In turn, this disease causes the roots to weaken and become more prone to the attack of bacteria and pathogens. If not treated promptly, root rot will lead to the decay of the roots of the plant, which can no longer absorb the necessary nutrients to guarantee the plant’s wellbeing.

Solution and Prevention

The easiest way to prevent root rot is to ensure that the pot boasts an efficient drainage system – which often includes holes at the bottom of the container. 

Moreover, to ensure you are only watering the plant when it needs it, you should test the potting mix by inserting a finger in the soil. If it is dry 2-3 inches (5-7cm) below the surface, it is time to water your Dragon Tree. 

Ultimately, introducing a proper water regimen can help you feed the plant just enough to thrive.

Leaves Falling Off – Is It Dying or Dead? 

Can It Be Saved?

You can attempt to save your plant from root rot by eliminating the affected roots, pruning it, and transplanting it into fresh soil. You can identify root rot by looking at the root system: if the roots are white, moldy, or mushy, proceed with the re-potting. In the case of environmental changes or pests, if identified early, you can easily save your plant.


Root rot deriving from bacteria or over-watering can cause the leaves of your plant to fall off. However, pests and excessive stress can cause the same symptoms to show. Stress can happen after transplanting your Dragon Tree into a new container or following changes in the environment. In turn, this shock can leave the plant more exposed to the attack of pests, which can be detrimental to the leaves.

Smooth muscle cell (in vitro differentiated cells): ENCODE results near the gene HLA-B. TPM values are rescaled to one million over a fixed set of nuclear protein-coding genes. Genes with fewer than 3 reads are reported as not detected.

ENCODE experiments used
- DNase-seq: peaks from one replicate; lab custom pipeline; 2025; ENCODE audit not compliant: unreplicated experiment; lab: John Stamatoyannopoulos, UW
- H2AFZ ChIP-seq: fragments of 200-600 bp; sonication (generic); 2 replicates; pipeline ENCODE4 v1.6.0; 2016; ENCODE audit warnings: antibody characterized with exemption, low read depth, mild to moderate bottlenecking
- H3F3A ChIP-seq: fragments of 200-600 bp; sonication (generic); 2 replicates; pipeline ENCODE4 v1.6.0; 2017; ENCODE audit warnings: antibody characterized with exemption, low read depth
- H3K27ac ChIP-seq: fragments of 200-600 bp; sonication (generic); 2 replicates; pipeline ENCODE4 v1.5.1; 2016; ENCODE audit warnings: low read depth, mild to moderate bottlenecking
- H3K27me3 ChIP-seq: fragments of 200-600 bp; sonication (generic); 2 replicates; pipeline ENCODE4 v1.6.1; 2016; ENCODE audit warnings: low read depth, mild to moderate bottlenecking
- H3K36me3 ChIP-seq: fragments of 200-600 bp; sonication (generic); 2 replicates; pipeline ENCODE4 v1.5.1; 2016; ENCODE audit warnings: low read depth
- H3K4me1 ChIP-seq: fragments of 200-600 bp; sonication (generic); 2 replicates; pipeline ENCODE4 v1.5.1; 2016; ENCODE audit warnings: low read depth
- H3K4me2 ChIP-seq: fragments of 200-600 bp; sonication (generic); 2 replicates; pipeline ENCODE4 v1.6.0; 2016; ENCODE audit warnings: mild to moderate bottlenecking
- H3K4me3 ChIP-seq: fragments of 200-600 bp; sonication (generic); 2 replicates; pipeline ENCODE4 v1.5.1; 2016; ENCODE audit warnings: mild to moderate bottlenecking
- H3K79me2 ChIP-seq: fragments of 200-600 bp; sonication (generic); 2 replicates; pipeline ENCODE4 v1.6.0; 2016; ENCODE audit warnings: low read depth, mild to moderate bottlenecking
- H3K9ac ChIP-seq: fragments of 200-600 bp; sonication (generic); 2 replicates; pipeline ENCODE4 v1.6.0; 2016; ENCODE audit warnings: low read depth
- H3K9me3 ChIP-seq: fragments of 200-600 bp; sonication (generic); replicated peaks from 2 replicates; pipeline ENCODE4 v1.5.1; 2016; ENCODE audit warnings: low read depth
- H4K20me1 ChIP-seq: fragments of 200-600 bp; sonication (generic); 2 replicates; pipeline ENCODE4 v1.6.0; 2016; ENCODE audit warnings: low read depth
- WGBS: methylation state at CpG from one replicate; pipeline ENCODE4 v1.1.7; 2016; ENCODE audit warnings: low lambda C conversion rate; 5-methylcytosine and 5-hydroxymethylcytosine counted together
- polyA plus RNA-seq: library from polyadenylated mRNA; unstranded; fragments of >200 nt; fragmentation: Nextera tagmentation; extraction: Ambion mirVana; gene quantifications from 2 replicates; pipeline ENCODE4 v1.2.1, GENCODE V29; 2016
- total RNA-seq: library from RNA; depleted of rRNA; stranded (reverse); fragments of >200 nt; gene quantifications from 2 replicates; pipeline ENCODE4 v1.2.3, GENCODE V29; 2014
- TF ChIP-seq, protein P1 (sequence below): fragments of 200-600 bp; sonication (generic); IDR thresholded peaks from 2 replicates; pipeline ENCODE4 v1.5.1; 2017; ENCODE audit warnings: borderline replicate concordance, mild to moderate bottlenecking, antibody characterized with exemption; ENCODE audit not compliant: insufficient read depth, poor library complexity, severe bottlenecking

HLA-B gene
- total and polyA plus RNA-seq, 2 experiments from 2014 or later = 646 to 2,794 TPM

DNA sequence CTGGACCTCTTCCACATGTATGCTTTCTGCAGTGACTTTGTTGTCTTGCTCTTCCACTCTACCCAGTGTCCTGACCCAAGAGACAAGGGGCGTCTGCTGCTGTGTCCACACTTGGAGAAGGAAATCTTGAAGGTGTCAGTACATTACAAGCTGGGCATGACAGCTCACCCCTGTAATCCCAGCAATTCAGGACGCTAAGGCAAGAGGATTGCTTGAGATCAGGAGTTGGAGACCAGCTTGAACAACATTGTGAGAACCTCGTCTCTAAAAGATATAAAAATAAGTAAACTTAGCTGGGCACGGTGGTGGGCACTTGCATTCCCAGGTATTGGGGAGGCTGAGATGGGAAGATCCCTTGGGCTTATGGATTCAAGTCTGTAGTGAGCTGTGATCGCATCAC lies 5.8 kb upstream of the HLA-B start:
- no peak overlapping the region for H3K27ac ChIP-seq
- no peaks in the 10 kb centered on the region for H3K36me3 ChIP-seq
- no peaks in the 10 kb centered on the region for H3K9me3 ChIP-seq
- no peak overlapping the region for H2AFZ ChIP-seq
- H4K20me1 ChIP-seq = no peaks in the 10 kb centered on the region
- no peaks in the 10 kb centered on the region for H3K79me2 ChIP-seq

Solution and Prevention

Firstly, you should check for signs of root rot. However, if the roots are in a good state, your plant might be under shock or stress. If this is the case, bring your plant back to its original location where it was thriving. When weakened, your Dragon Tree can be more exposed to pests such as spider mites. In this case, remove the affected areas and stems, then wash the leaves with soapy water and wipe them with a clean cloth.

Other Symptoms That Your Dragon Tree Is Dying

Even if the leaves of your plant are not droopy or falling off, you should keep an eye out for other telltale signs that can tell you that your plant is dying.


  • Wilting or curling leaves
  • Yellowing leaves
  • Brown edges
  • Roots emerging from the surface or through the soil
  • Soil not holding moisture
  • Sunburn
  • Leaves changing color

What Would Your Plant Look Like?

A dying Dragon Tree might not immediately give off signs of the condition that is affecting it. Indeed, you might still enjoy its healthy leaves while root rot is spreading under the soil’s surface. Therefore, it is essential to check the soil and root system of your plant regularly.

Are They Overwatered or Underwatered?

While underwatering is not an issue, overwatering can be. Indeed, Dragon Trees are famous for their high tolerance to drought, when this happens in humid environments. However, overwatering can cause root rot and exposure to bacteria and fungi.

Root/Stem/Leaf Rot

In most situations, your plant’s rotting derives from a fungus, bacteria, or pathogen. Often following overwatering, the stagnating water sits in the moist soil, which does not allow the plant to absorb the necessary nutrients from the ground. As it weakens, any pest can spread, causing the decay or roots, stems, or leaves. 

Unfortunately, this condition often starts from within the soil, and it is difficult to identify until it reaches the body of the plant. At this point, usually, it is too late to save the Dragon Tree. Hence, it is essential to check the soil of the plant regularly.

ReadyToDIY is the owner of this article. This post was published on May 13, 2020.

Final Thoughts

Dragon Trees are sturdy, durable plants that can leave hundreds of years without much care. However, keeping them in a humid and warm environment is essential. The biggest threat for this plant is represented by overwatering and the consequent root rot.